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Ohio Legislative Black Caucus declares racism a public health crisis

“We have to be honest about systemic inequality and the racial impact of access to quality health care at birth and throughout life, or we will never live up to our fullest potential as a region,” state Rep. Michele Lepore-Hagan said.
Racism 05292020
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COLUMBUS — The Ohio Legislative Black Caucus today (May 29) announced plans to introduce legislation that would declare racism a public health crisis, echoing similar calls in Cleveland and Franklin County recently. The resolution, if passed, would be the first of its kind passed at the state level.

“Black America woke this morning to a nightmare that seems to never end and a continued feeling of hopelessness that nothing will ever be better,” OLBC president Rep. Stephanie Howse, D-Cleveland, said in a news release.

The resolution comes on the heels of Thursday night’s protests in Columbus and in advance of more protests planned around the state this weekend after the death of George Floyd. Protests over his death have erupted throughout the country.

“In 2017, African American babies born in Mahoning County were three times more likely than white babies in the county to die before their first birthday. We have to be honest about systemic inequality and the racial impact of access to quality health care at birth and throughout life, or we will never live up to our fullest potential as a region,” state Rep. Michele Lepore-Hagan, D-Youngstown, said in a news release. 

Lepore-Hagan signed onto the resolution. “This resolution is an important part of that dialogue, which will become action steps needed to combat racism,” she said.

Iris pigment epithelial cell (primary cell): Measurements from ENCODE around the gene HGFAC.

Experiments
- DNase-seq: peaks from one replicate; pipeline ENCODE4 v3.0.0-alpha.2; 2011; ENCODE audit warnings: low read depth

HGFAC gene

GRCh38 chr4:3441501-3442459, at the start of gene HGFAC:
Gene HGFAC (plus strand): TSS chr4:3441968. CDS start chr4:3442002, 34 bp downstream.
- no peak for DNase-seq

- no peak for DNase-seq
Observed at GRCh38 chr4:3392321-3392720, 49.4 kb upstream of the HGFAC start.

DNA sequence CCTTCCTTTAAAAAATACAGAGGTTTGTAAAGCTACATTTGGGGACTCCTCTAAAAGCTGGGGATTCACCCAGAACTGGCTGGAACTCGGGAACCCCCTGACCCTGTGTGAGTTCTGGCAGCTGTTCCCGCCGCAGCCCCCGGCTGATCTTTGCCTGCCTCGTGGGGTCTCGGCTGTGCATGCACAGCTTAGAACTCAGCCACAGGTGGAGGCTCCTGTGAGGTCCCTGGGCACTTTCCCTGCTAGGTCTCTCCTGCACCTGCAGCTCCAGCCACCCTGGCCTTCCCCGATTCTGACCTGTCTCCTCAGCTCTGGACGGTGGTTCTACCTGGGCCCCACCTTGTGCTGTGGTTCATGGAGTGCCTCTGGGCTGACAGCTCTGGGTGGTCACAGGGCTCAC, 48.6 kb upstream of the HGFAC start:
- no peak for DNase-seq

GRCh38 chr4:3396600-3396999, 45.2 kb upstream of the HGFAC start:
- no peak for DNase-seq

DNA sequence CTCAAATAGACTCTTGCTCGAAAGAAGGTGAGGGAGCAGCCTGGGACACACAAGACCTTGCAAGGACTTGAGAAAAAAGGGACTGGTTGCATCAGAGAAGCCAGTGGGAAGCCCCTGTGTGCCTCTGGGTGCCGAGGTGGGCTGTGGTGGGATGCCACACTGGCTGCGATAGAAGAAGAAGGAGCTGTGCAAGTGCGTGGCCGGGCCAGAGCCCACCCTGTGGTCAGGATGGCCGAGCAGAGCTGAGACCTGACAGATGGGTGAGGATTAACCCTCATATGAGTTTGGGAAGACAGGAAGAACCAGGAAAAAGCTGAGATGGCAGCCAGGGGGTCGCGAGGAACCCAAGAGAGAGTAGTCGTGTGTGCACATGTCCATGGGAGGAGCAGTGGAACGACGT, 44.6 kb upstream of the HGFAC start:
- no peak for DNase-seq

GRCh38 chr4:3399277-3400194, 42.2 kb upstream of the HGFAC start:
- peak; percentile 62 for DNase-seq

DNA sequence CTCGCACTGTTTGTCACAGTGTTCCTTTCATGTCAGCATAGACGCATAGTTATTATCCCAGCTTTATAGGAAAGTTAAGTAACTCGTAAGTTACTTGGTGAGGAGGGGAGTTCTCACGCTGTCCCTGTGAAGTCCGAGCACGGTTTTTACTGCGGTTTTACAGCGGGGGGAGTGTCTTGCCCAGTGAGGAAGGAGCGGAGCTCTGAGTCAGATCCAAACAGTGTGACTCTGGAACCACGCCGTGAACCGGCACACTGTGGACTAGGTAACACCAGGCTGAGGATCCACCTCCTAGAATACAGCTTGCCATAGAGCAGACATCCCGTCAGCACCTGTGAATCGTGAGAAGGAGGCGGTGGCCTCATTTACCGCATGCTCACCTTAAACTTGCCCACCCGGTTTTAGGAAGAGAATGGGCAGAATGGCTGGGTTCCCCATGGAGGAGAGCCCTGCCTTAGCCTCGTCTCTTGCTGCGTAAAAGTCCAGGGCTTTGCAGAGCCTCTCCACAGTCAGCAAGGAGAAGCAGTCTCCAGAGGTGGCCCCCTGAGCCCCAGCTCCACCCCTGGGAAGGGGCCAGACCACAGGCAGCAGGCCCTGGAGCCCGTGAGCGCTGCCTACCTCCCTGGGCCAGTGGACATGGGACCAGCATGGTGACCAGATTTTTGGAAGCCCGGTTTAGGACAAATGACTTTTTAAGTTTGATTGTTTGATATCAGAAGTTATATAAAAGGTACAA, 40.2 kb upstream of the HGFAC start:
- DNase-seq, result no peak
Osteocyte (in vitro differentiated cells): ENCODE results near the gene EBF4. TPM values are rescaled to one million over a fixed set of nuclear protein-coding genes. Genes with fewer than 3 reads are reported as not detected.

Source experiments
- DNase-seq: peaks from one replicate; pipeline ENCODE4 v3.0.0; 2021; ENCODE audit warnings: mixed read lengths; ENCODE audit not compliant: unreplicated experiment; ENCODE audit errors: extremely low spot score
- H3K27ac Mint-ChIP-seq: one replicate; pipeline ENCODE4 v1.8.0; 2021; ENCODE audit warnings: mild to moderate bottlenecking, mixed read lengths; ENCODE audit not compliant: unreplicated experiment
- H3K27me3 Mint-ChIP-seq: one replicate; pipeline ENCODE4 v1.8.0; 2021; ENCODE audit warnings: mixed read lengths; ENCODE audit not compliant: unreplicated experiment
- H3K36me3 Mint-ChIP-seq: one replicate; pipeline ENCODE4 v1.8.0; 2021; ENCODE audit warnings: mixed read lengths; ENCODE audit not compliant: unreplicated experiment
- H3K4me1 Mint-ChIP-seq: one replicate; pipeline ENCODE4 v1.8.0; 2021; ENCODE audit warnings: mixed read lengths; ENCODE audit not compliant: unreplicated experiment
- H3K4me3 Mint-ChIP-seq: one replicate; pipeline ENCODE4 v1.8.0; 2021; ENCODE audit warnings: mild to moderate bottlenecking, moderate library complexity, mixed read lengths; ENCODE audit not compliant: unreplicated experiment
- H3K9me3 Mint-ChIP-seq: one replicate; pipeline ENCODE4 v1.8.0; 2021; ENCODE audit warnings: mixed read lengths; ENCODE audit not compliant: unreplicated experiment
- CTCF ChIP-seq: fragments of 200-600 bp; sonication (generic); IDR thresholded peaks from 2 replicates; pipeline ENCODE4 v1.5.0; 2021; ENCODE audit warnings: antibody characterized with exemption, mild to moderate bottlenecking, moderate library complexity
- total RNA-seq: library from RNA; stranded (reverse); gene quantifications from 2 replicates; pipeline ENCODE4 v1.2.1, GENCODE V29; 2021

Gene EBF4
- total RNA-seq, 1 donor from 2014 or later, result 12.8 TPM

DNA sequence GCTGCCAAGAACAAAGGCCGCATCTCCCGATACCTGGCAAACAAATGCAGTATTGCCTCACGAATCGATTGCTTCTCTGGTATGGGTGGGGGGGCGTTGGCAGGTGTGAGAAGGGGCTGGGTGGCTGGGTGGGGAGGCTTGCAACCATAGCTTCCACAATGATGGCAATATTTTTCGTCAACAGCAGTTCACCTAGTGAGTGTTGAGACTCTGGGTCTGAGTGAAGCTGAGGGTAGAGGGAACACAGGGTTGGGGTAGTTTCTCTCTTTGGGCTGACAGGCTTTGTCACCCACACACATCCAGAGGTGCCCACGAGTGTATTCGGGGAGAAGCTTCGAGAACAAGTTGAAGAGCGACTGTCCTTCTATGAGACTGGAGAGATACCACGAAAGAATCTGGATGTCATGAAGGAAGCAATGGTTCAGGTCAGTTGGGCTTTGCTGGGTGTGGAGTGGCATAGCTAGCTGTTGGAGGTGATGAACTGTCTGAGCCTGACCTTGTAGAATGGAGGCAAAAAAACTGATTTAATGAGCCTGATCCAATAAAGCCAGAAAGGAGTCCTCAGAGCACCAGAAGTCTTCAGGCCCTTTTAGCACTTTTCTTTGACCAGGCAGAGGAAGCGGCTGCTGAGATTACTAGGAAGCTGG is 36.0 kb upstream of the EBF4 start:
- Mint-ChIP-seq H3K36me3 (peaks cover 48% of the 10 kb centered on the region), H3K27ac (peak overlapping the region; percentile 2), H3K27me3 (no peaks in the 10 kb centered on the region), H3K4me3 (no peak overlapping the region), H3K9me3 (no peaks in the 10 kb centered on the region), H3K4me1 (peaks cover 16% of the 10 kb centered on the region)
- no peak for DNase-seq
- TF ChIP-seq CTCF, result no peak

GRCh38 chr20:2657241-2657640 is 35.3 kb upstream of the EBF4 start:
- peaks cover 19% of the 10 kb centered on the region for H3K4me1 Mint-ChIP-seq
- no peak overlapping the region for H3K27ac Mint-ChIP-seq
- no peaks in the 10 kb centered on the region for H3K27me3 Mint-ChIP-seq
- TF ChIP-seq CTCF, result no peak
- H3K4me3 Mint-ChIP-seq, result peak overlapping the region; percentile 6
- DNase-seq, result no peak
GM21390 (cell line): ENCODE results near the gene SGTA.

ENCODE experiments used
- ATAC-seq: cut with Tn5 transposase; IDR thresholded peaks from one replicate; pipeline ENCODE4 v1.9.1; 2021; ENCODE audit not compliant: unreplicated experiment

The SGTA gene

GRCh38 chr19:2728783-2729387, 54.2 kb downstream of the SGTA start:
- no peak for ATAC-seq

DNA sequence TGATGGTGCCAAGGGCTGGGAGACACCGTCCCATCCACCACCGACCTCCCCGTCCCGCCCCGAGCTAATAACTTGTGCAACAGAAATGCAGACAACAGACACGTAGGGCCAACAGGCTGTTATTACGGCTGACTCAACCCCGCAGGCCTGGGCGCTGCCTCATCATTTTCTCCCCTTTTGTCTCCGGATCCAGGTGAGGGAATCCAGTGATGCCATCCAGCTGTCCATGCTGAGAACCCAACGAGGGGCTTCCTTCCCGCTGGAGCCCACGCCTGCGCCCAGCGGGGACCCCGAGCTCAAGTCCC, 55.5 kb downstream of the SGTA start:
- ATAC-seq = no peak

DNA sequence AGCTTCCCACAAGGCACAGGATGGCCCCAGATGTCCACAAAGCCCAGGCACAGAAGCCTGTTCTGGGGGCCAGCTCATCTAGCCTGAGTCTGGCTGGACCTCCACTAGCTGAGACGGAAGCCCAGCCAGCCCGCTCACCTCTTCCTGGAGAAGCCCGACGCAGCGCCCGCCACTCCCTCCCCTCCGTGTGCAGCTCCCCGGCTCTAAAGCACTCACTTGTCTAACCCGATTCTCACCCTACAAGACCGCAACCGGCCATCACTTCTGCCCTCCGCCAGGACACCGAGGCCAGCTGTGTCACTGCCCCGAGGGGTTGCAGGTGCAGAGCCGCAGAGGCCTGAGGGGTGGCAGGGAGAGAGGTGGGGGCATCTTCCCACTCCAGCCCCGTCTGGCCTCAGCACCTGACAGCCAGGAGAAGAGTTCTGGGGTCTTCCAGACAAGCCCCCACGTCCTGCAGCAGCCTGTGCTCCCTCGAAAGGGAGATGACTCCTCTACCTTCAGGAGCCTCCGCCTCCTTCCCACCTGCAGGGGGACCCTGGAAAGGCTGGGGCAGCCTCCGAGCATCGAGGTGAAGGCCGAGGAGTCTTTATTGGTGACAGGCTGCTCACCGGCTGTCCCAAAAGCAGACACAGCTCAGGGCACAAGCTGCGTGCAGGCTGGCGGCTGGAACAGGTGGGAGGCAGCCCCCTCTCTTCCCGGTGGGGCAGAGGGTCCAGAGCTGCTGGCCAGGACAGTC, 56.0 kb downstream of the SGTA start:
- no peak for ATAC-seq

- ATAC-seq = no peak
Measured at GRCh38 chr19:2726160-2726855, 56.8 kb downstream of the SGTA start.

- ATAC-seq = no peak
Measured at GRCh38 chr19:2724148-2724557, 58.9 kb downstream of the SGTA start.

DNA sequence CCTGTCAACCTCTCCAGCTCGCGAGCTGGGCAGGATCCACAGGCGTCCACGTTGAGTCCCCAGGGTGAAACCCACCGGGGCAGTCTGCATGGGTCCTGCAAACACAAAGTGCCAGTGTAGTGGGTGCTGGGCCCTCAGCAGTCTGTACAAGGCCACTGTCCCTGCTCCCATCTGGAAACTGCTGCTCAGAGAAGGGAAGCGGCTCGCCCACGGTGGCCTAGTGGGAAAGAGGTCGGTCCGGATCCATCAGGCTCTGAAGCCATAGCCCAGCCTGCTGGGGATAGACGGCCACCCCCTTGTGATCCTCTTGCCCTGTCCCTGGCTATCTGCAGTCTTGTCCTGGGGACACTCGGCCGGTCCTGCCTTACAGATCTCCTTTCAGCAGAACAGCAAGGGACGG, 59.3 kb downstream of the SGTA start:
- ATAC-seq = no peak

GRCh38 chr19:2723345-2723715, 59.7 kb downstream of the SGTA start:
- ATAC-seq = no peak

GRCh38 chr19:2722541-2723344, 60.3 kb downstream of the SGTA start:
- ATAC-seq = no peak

The resolution calls for the following actions:

  • Establishing a glossary of terms and definitions concerning racism and health equity
  • Assert that racism is a public health crisis affecting the entire community
  • Incorporating educational efforts to address and dismantle racism, and expand understanding of racism and how racism affects individual and population health
  • Promoting community engagement, actively engaging citizens on issues of racism and providing tools to engage actively and authentically with communities of color
  • Committing to review all portions of codified ordinances with a racial equity lens
  • Committing to conducting all human resources, vendor selection and grant management activities with a racial equity lens, including reviewing all internal policies and practices such as hiring, promotions, leadership appointments and funding
  • Promoting racially equitable economic and workforce development practices
  • Promoting and encouraging all policies that prioritize the health of people of color, and support local, state, regional and federal initiatives that advance efforts to dismantle systematic racism and mitigating exposure to adverse childhood experience and trauma;
  • Training of all elected officials, staff, funders and grantees on workplace biases and how to mitigate them;
  • Partnering and building alliances with local organizations that have a legacy and track record of confronting racism;
  • Encouraging community partners and stakeholders in the education, employment, housing and criminal justice and safety arenas to recognize racism as a public health crisis and to activate the above items;
  • Securing adequate resources to successfully accomplish the above activities.


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